Stanford University, in conjunction with its IDEAL initiative, is pleased to announce that it is seeking to appoint four to five early career fellows engaged in the study of race and ethnicity. The purpose of this program is to support the work of early-career researchers, who will lead the next generation of scholarship in race and ethnicity and whose work will point the way forward for reshaping race relations in America. Fellowships may be in any of the seven schools in the University (Business, Doerr School of Sustainability, Education, Engineering, Humanities & Sciences, Law, Medicine).
Applicants will be asked to identify the school or department that aligns with the field of their Ph.D. The selected fellows will be assigned a faculty mentor from their home department or school and will have the opportunity to be involved with the other early career fellows and Stanford faculty in a variety of activities. Informally, they will be invited to lunches and dinners to meet with other Stanford faculty who share their interests. They also will be invited to engage with the intellectual programming offered by the African and African-American Studies program, the Center for Comparative Studies in Race and Ethnicity and the Martin Luther King Research and Education Institute.
The early career fellows will have an opportunity each year to teach one course that will be cross-listed in the curricula of the Center for Comparative Studies in Race and Ethnicity and/or the African and African American Studies program. This course may be taught by the fellow or the fellow may team-teach a course with another member of the Stanford faculty. The fellows also will be involved in the organization of a major conference that brings to Stanford scholars who are at the forefront of scholarship in the study of race and ethnicity.
Criteria: Scholars interested in any field of study are accepted. Early career fellows should have received their terminal degree (PhD, JD, MFA, EdD, DSW, etc.) prior to the start of the fellowship. Selection criteria includes the originality and quality of the research, as well as demonstrated potential for intellectual achievement. The term of these fellowships is three years, with a start date of September 1, 2023. To be eligible for an early career fellowship, a candidate must have received their terminal degree no earlier than September 1, 2020.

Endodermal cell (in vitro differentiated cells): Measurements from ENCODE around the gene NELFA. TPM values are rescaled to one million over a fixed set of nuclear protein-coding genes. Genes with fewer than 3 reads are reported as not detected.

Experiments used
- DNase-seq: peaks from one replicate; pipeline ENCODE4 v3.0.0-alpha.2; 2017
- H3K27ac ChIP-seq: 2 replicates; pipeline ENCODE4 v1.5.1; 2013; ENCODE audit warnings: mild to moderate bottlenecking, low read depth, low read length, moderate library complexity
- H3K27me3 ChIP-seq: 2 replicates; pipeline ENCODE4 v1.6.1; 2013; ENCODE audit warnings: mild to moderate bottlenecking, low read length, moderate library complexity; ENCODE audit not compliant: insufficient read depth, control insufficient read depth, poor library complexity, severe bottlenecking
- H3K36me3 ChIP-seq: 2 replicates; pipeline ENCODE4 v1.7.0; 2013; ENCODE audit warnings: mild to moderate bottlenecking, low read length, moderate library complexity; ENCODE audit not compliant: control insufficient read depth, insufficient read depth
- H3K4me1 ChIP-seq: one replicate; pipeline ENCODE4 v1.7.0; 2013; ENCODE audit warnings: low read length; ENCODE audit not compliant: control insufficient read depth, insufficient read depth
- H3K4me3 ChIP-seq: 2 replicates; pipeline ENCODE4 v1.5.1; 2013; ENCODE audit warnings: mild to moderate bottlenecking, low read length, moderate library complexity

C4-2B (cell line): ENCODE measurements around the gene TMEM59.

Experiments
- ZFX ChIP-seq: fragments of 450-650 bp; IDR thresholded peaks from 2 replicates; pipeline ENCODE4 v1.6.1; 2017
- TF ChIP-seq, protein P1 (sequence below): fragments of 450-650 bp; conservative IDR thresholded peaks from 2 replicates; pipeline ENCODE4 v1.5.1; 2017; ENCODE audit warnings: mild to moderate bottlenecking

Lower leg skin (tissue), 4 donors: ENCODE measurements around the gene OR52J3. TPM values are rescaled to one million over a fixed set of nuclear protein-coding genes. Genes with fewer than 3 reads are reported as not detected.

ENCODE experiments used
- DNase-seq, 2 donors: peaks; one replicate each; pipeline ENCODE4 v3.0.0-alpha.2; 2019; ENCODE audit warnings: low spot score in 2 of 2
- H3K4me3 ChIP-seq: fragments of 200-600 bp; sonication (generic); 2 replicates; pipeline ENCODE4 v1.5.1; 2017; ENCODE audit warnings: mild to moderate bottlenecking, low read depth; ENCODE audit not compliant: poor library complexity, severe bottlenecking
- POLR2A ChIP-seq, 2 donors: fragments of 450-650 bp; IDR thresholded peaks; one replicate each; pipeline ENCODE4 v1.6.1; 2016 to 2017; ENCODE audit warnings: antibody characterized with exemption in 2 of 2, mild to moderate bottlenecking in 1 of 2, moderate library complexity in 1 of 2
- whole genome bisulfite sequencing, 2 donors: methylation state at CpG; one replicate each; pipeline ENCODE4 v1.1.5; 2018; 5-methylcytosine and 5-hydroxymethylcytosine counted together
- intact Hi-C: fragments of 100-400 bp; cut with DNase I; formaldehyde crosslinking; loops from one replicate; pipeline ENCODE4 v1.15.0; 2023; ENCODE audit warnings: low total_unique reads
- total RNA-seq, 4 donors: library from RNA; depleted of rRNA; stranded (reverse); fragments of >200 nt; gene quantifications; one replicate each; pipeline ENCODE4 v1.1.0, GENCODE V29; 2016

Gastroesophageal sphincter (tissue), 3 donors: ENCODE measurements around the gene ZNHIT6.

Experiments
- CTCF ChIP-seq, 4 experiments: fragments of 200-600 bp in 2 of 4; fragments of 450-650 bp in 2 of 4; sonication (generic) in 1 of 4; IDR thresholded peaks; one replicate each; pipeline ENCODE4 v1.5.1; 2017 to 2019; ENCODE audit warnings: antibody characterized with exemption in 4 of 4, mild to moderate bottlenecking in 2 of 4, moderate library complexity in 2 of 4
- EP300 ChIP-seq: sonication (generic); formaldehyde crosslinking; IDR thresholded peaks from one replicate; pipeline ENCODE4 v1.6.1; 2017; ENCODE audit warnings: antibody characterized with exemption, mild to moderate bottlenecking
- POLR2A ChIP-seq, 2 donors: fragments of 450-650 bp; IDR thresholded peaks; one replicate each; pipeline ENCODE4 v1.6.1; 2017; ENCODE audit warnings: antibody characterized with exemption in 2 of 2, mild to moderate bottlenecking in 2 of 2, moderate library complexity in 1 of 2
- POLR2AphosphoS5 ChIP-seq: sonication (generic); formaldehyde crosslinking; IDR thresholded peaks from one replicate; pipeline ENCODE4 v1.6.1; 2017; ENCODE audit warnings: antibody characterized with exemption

Applicants for early career fellowships should submit their applications electronically and include a cover letter (detailing the candidate’s interest in the position), curriculum vitae, a statement of research interests, a statement of teaching interests, samples of written work, and three letters of recommendation (provide contact information for each and a system generated request will be delivered to each referee). In these materials, please include how your interests would be advanced by a fellowship, needs for laboratory access or special equipment, etc.
The deadline for receiving applications for early career fellowships is November 1, 2022. No application will be accepted after the deadline. Applications will not be accepted by email.
Inquiries about this program can be directed to [email protected]. Please include “IDEAL Provostial Fellows” in the subject line.
Additional details about the fellowship program can be found at https://facultydevelopment.stanford.edu/ideal-provostial-fellows.
More information about Stanford’s IDEAL initiative is available at https://ideal.stanford.edu/.
Stanford is an equal employment opportunity and affirmative action employer. All qualified applicants will receive consideration for employment without regard to race, color, religion, sex, sexual orientation, gender identity, national origin, disability, protected veteran status, or any other characteristic protected by law. Stanford welcomes applications from all who would bring additional dimensions to the University’s research, teaching and clinical missions. Consistent with its obligations under the law, the University will provide reasonable accommodation to any employee with a disability who requires accommodation to perform the essential functions of his or her job.